California and Mississippi Have This In Common

Dear Legislators, California, Mississippi and three other states grant permanent employment (ie, tenure) to public school teachers after just 18 months of teaching experience. 45 states wait longer or never do. We've never met a lawmaker who seeks to send their kids to dentists or doctors guaranteed jobs for life regardless of performance, but that practice is alive … Continue reading California and Mississippi Have This In Common

Underfunded Kids, Overinsured Retirees

The Governor's Budget projects deficits down the road but that's no reason not to enact worthy programs with savings from eliminating unworthy programs, and especially those contributing to the structural deficit to which Governor Newsom refers in his budget message. For example, Senator Skinner has introduced a spot bill to establish Universal School Meal and … Continue reading Underfunded Kids, Overinsured Retirees

Bad Reporting By SF Chronicle

Today's SF Chronicle includes a misleading article about San Francisco Unified School District (SFUSD) claiming that "California spends about $12,000 per student per year" but just last Friday, the governor released a proposed budget that on page 61 posts this chart: The Chronicle also gets the explanation wrong, as one can see in the detailed … Continue reading Bad Reporting By SF Chronicle

A Tale Of Two Pandemics In California — Part III

Further to our earlier notes on this subject, we were pleased to read this week that California will prioritize vaccine distribution to disadvantaged racial and socioeconomic groups. That's good news for the hardest hit parts of our population. We remain concerned about disproportionate unemployment in the bottom wage quartile, where California's 28 percent drop in … Continue reading A Tale Of Two Pandemics In California — Part III

A Tale of Two Pandemics in California

We are eager for January 4 to arrive as that’s when the California Legislature reconvenes. All Californians need attention but two groups in particular — blue collar workers and families with kids in public schools — are in special need of attention. Most public school students are still not in classrooms, distance learning results are … Continue reading A Tale of Two Pandemics in California

NYT Can Do Better

A recent article in the New York Times about election results in California included the following sentence (italics added by me): “A measure that would have raised taxes on commercial landlords to raise billions for a state that sorely needs revenue also seemed on track for defeat.” The reporters did not provide support for their assertion — which they … Continue reading NYT Can Do Better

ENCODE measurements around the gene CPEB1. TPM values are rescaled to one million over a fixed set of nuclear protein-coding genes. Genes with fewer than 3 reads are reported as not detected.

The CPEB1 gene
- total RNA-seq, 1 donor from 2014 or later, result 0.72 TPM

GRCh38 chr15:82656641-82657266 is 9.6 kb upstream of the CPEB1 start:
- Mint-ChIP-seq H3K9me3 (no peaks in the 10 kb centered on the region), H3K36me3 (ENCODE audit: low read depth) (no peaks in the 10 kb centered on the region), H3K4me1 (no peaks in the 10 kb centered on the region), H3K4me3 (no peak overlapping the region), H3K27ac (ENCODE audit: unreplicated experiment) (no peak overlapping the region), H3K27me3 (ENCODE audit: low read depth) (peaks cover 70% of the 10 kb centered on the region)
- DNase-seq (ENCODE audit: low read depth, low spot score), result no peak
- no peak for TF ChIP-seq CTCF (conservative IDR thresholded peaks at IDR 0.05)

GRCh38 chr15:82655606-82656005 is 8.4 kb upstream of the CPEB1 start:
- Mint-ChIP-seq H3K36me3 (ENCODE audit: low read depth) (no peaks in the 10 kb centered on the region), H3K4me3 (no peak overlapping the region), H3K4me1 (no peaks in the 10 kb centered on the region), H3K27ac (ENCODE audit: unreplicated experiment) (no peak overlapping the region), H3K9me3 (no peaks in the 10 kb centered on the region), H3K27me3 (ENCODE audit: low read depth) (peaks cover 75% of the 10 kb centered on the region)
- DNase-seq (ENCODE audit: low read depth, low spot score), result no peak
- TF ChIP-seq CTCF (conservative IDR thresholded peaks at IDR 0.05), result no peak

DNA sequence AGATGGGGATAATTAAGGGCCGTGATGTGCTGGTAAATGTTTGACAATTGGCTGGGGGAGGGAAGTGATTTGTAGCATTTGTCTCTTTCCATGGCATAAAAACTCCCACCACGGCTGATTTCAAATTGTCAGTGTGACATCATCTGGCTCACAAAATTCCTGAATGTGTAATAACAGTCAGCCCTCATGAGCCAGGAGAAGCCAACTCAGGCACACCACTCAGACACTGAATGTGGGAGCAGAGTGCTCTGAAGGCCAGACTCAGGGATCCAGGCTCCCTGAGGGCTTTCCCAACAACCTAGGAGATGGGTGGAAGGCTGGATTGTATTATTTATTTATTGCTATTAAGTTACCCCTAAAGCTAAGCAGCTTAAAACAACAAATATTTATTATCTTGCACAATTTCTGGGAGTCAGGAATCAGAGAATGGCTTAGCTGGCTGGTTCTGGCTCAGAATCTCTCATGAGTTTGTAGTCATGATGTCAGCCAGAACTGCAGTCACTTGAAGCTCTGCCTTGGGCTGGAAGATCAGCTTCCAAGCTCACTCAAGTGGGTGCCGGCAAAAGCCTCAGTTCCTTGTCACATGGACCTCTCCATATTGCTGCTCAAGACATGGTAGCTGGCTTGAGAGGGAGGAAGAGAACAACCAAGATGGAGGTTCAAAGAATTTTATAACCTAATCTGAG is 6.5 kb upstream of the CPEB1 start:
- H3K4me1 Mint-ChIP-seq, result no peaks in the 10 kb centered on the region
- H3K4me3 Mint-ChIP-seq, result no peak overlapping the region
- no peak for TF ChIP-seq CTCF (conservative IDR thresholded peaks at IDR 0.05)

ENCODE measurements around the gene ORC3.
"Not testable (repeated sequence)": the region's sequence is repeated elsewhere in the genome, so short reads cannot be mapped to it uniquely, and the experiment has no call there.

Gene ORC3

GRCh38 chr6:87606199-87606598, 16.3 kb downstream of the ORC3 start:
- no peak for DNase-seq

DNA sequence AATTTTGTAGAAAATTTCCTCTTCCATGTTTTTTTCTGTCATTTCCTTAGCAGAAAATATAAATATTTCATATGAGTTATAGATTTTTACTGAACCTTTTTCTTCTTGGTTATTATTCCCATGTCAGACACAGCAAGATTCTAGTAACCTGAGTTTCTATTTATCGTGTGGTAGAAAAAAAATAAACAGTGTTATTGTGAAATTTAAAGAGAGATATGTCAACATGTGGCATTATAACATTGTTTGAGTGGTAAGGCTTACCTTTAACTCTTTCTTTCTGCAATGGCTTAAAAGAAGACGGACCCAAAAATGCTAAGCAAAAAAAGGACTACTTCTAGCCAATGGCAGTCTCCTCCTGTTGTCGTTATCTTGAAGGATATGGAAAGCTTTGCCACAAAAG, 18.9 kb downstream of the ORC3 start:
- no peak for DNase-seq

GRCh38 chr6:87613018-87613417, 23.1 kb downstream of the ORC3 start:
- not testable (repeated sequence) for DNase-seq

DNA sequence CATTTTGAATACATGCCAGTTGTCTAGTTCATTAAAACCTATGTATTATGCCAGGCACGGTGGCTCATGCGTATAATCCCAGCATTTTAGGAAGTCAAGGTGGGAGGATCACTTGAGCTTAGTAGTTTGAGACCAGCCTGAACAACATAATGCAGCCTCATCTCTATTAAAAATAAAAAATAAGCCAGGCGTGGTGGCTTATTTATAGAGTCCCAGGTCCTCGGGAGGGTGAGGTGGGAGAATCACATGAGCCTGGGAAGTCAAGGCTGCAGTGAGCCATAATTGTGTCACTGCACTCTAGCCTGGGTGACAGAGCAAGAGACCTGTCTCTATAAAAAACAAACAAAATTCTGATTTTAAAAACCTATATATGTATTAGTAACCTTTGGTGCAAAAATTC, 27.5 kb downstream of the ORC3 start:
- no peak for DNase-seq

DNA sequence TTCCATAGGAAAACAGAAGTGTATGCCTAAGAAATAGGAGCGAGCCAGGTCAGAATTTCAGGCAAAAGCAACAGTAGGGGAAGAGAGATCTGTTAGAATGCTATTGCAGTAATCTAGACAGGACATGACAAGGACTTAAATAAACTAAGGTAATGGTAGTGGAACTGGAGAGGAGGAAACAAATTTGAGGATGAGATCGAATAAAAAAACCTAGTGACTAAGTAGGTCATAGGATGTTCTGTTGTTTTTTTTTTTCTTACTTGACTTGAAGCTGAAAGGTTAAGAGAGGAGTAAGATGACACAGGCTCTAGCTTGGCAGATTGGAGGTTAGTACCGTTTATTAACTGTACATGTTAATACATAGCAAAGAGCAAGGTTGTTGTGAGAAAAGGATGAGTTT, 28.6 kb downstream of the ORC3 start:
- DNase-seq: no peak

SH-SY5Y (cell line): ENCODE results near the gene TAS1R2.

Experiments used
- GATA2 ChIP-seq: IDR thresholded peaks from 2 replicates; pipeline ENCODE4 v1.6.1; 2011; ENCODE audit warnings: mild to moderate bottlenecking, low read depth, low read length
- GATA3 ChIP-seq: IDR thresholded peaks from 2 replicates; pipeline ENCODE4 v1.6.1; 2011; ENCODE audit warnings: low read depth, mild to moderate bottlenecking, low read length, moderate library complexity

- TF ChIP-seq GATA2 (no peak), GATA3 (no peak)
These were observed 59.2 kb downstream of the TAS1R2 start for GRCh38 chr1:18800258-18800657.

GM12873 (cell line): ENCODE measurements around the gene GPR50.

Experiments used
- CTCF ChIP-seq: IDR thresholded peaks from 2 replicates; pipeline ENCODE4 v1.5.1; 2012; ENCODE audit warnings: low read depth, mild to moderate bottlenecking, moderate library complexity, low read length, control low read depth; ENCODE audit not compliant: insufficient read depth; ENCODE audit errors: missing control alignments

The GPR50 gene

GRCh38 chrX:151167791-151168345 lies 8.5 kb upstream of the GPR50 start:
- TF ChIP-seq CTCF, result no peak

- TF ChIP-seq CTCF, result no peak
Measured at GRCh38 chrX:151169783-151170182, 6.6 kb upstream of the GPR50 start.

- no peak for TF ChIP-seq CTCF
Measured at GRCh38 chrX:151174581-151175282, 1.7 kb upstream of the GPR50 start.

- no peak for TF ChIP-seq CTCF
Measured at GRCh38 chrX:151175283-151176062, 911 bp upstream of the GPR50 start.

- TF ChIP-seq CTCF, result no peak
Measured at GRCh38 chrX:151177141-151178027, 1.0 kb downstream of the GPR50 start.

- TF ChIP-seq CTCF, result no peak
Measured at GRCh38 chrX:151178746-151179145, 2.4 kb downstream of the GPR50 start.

California Taxin’

In 2012 California raised the state’s top income tax rate nearly 30 percent to 13.3 percent to boost education funding. Proposition 98 spending on K-12 jumped accordingly: By 2015 the state’s school funding already ranked in the middle of states according to the Legislative Analyst’s Office, by 2016 the National Center for Education Statistics ranked … Continue reading California Taxin’

Public v. Private Enterprise

Next Monday Bernie Sanders will address the Democratic National Convention where no doubt he will slam private enterprise and urge more public enterprise. Yet if he compared the performance of private enterprises supplying services to his listeners with the performance of public enterprises in (say) California, he would be embarrassed to make his case. Look … Continue reading Public v. Private Enterprise

City Journal: Plug the Golden State’s Leaks

For too long, California’s schools have operated on deficits. As Congress considers a $100 billion Covid-related financial-support package to help states and localities gear up for the coming school year, California should act quickly to plug leaks that will cost its own schools their likely share of that aid. The San Francisco Unified School District … Continue reading City Journal: Plug the Golden State’s Leaks

How To Help Poor And Minority Students In Sacramento

This is the most recent demographic breakdown of pupils attending the Sacramento City Unified School District: 82 percent non-White and 70 percent socioeconomically disadvantaged, last year the district authorized teacher layoffs to help address a pre-COVID deficit that would not exist but for subsidies provided to retired employees at an annual expense of $50 million, … Continue reading How To Help Poor And Minority Students In Sacramento